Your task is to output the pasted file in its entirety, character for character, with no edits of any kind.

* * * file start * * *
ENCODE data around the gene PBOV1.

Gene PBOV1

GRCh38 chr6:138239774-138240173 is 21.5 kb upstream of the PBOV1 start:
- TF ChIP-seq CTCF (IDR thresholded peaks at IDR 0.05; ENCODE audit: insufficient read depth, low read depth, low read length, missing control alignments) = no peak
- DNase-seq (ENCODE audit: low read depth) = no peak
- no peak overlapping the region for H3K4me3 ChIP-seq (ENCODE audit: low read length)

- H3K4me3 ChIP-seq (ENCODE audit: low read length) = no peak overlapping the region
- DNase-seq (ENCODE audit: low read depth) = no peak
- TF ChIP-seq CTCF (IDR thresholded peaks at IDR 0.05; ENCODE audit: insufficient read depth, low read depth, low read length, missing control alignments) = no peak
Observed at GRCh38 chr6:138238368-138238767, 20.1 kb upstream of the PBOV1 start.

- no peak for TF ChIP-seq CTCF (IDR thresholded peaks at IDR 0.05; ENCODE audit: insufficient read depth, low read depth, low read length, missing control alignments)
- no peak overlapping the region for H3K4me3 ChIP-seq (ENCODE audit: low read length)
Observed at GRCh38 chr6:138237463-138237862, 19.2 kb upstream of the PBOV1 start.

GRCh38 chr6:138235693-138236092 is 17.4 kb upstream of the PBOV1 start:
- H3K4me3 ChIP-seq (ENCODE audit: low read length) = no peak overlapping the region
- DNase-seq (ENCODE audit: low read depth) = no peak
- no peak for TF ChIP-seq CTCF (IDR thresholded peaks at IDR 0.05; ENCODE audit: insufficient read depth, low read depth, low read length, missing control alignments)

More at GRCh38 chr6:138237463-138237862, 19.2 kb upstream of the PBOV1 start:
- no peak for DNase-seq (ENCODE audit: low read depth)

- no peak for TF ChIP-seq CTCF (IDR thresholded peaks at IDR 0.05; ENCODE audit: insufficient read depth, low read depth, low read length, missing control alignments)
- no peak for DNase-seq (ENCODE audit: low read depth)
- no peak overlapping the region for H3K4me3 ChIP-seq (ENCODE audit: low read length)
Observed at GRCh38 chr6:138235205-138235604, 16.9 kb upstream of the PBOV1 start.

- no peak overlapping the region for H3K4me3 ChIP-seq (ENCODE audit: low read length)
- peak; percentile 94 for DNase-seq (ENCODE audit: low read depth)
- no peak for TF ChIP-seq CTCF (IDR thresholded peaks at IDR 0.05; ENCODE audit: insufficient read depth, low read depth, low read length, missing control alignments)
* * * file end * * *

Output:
ENCODE data around the gene PBOV1.

Gene PBOV1

GRCh38 chr6:138239774-138240173 is 21.5 kb upstream of the PBOV1 start:
- TF ChIP-seq CTCF (IDR thresholded peaks at IDR 0.05; ENCODE audit: insufficient read depth, low read depth, low read length, missing control alignments) = no peak
- DNase-seq (ENCODE audit: low read depth) = no peak
- no peak overlapping the region for H3K4me3 ChIP-seq (ENCODE audit: low read length)

- H3K4me3 ChIP-seq (ENCODE audit: low read length) = no peak overlapping the region
- DNase-seq (ENCODE audit: low read depth) = no peak
- TF ChIP-seq CTCF (IDR thresholded peaks at IDR 0.05; ENCODE audit: insufficient read depth, low read depth, low read length, missing control alignments) = no peak
Observed at GRCh38 chr6:138238368-138238767, 20.1 kb upstream of the PBOV1 start.

- no peak for TF ChIP-seq CTCF (IDR thresholded peaks at IDR 0.05; ENCODE audit: insufficient read depth, low read depth, low read length, missing control alignments)
- no peak overlapping the region for H3K4me3 ChIP-seq (ENCODE audit: low read length)
Observed at GRCh38 chr6:138237463-138237862, 19.2 kb upstream of the PBOV1 start.

GRCh38 chr6:138235693-138236092 is 17.4 kb upstream of the PBOV1 start:
- H3K4me3 ChIP-seq (ENCODE audit: low read length) = no peak overlapping the region
- DNase-seq (ENCODE audit: low read depth) = no peak
- no peak for TF ChIP-seq CTCF (IDR thresholded peaks at IDR 0.05; ENCODE audit: insufficient read depth, low read depth, low read length, missing control alignments)

More at GRCh38 chr6:138237463-138237862, 19.2 kb upstream of the PBOV1 start:
- no peak for DNase-seq (ENCODE audit: low read depth)

- no peak for TF ChIP-seq CTCF (IDR thresholded peaks at IDR 0.05; ENCODE audit: insufficient read depth, low read depth, low read length, missing control alignments)
- no peak for DNase-seq (ENCODE audit: low read depth)
- no peak overlapping the region for H3K4me3 ChIP-seq (ENCODE audit: low read length)
Observed at GRCh38 chr6:138235205-138235604, 16.9 kb upstream of the PBOV1 start.

- no peak overlapping the region for H3K4me3 ChIP-seq (ENCODE audit: low read length)
- peak; percentile 94 for DNase-seq (ENCODE audit: low read depth)
- no peak for TF ChIP-seq CTCF (IDR thresholded peaks at IDR 0.05; ENCODE audit: insufficient read depth, low read depth, low read length, missing control alignments)